Verdicts upheld  | 

Dublin brothers convicted of murdering gunman after he shot at their home lose appeal

Jason Bradley (24) and Dean Bradley (28) of Liscarne Gardens, Dublin 22 were sentenced to life imprisonment in 2018

Dean and Jason Bradley

Eoin Reynolds 

Two brothers have lost their appeals against their convictions for murdering a man by driving over him and striking him with a weapon after he had fired a shot at their home.

Dean and Jason Bradley had claimed that their convictions for the murder of Neil Reilly in 2017 should be overturned because of alleged errors in the judge's charge to the jury and because, they said, a key prosecution witness should not have been allowed to give evidence.

Mr Justice John Edwards at the three-judge Court of Appeal today dismissed all grounds relied on by the brothers' defence barristers. He said the trial was run in a satisfactory and fair manner by the trial judge and that the jury's verdicts against both men were safe.

In July 2018, Jason Bradley (24) and Dean Bradley (28) of Liscarne Gardens, Dublin 22 were sentenced to life imprisonment after they were found guilty of the murder of 36-year-old Neil Reilly at Esker Glebe in Lucan, Dublin on January 18, 2017.

Jason Bradley. Photo: Collins Courts

The appellants had been tried along with their father Paul Bradley and another brother Ryan Bradley.

Paul Bradley was acquitted by the jury and Ryan Bradley was acquitted by direction of the trial judge but pleaded guilty to an offence of impeding the murder investigation. He was ultimately given a fully suspended five-year prison sentence.

During the trial eyewitnesses said there was a confrontation between the four members of the Bradley family and the deceased in a housing estate in Lucan, which resulted in Jason Bradley delivering chopping blows to Mr Reilly before Dean Bradley drove a BMW over him.

Two witnesses saw him drive over Mr Reilly twice while another said she saw the car drive over him, reverse over him and drive over him again.

Mr Justice Edwards addressed each of the 12 grounds of appeal starting with a complaint that the defence had been left with a "Hobson's choice" when the judge directed the acquittal of Ryan Bradley after barristers for Dean and Jason Bradley had already delivered their closing speeches to the jury.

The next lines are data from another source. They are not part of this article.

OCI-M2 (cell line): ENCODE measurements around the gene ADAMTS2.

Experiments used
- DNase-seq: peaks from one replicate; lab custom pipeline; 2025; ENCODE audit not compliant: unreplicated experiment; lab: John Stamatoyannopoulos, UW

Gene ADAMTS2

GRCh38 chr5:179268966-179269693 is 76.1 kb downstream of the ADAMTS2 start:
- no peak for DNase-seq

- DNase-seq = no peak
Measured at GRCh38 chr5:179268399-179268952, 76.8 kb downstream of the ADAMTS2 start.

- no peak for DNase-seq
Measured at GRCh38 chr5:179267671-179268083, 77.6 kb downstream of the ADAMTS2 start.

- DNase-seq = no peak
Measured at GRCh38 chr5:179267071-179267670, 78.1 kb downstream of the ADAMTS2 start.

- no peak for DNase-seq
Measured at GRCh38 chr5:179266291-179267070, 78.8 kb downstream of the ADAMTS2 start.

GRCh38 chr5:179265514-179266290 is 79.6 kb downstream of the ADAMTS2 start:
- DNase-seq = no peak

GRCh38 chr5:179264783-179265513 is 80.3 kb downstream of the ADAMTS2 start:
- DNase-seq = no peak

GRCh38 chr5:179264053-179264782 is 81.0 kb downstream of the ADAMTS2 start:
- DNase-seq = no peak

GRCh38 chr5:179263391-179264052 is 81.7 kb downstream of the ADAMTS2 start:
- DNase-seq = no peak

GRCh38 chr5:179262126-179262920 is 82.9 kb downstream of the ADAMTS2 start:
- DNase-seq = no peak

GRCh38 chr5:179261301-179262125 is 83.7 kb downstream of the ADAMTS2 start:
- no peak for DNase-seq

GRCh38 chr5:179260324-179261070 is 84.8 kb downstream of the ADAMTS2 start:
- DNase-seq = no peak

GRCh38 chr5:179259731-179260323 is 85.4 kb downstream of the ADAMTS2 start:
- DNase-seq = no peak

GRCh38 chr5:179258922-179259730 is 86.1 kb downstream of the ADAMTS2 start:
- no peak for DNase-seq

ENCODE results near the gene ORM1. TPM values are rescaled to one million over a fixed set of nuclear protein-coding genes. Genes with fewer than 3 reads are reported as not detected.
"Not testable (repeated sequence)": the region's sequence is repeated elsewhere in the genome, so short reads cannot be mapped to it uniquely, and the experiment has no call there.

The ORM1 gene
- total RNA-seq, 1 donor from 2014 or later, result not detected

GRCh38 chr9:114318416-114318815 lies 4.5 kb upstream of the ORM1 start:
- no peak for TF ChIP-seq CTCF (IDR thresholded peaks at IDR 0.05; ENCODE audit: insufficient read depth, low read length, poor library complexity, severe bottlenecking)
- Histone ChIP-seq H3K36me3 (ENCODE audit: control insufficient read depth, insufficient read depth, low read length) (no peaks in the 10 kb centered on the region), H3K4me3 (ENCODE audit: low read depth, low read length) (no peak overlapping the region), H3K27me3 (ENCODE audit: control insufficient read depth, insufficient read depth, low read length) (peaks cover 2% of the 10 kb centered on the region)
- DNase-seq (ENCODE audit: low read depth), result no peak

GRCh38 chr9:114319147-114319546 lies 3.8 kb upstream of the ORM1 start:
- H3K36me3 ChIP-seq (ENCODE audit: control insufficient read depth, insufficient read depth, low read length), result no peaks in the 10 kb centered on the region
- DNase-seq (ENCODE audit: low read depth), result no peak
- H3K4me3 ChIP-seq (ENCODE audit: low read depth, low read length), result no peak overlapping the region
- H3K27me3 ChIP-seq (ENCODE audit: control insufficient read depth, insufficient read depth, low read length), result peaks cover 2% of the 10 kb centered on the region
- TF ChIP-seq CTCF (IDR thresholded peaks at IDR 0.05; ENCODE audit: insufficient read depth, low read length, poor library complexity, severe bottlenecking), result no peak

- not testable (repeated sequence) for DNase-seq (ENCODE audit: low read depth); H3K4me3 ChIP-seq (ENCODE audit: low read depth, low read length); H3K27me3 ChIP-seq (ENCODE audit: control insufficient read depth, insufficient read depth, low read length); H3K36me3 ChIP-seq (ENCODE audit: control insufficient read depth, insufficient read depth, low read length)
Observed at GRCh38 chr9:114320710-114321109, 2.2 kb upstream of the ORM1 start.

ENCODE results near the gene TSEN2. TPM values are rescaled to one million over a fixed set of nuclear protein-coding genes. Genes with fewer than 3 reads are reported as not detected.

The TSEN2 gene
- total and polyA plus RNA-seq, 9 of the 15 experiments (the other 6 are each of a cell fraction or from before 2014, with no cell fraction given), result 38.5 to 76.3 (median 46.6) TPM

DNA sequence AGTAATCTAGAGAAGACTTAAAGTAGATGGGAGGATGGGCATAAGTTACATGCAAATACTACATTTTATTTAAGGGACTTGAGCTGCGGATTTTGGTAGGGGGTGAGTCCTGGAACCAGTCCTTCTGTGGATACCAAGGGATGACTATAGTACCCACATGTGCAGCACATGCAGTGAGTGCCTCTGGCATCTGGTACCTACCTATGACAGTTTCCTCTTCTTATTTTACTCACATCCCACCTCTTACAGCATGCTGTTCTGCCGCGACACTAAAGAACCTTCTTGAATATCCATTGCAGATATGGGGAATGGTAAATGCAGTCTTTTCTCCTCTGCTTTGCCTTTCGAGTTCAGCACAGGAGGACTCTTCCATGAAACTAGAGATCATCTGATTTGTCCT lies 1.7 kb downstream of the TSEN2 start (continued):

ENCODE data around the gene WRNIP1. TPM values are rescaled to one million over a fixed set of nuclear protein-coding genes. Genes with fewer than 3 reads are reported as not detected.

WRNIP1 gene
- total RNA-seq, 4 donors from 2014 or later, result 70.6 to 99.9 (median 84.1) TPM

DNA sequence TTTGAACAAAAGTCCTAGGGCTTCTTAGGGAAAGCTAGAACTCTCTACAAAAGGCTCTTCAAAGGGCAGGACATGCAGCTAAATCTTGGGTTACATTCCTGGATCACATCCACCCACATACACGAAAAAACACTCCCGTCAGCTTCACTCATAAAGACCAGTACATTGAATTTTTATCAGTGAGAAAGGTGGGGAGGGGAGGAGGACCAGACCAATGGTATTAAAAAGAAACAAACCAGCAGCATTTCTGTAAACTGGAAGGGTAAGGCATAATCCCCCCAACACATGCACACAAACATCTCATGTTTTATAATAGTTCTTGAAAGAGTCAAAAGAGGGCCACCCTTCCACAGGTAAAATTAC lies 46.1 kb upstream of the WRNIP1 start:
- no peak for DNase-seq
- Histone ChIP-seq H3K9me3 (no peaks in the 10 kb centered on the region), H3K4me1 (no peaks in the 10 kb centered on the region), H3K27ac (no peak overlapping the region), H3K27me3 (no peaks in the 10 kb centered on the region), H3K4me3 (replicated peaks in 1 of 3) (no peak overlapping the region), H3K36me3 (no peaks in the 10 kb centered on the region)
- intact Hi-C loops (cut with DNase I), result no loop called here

Dean Bradley. Photo: Collins Courts

Barristers for Dean and Jason said they would have addressed the jury differently had Ryan been acquitted earlier but felt that if they elected to readdress the jury they would be seen as "schizophrenic" or that their defence was poorly thought through.

Mr Justice Edwards said he is not persuaded that they were "strategically embarrassed and faced with a Hobson's choice, that is a seemingly free choice where there is no real alternative."

He said the manner in which the trial unfolded limited their strategic choices but was not unfair and counsel for either men could have effectively readdressed the jury.

One of the main witnesses in the trial was Danielle Cusack who said that she saw the deceased being run over by Dean's BMW and then held up by at least two other men before being reversed over by the BMW. She said she then saw the BMW drive over Mr Reilly again.

The appellants said that the trial judge should not have allowed Ms Cusack to give evidence as she was the only witness who claimed to have seen Mr Reilly being held up while the BMW reversed.

They complained that she gave her first interview to gardai more than seven months after the event and gave her statement using a new technique known as Enhanced Cognitive Interview (ECI) whereby gardai allowed her to speak for a long time without interrupting her.

Mr Justice Edwards said there was no evidence that ECI lacks a scientific basis and there is nothing about it that makes it incompatible with the right to a fair trial.

The purpose of it, he said, is to allow the witness to make a statement without gardai asking leading or misleading questions. It is also, the judge said, a transparent procedure.

He also dismissed a complaint that Ms Cusack had written a note about what she saw that was not disclosed until the trial had begun. Mr Justice Edwards there was no unfairness to the accused because the note was disclosed before Ms Cusack gave her evidence.

The court also rejected arguments regarding the trial judge's charge describing one appeal ground as "fanciful" and another as "ill-conceived".

He said he was "at a loss to know what was said to be wrong" with the judge's charge in relation to an argument that the trial judge had improperly charged the jury on Dean Bradley's claim that he drove over Mr Reilly by accident.

He said the judge had sufficiently charged the jury in relation to that and that the defence's submissions were "silent as to what is the basis of his complaint".

He concluded: "We are satisfied that the trials were satisfactory and the jury's verdicts were safe and accordingly the appeals must be dismissed."

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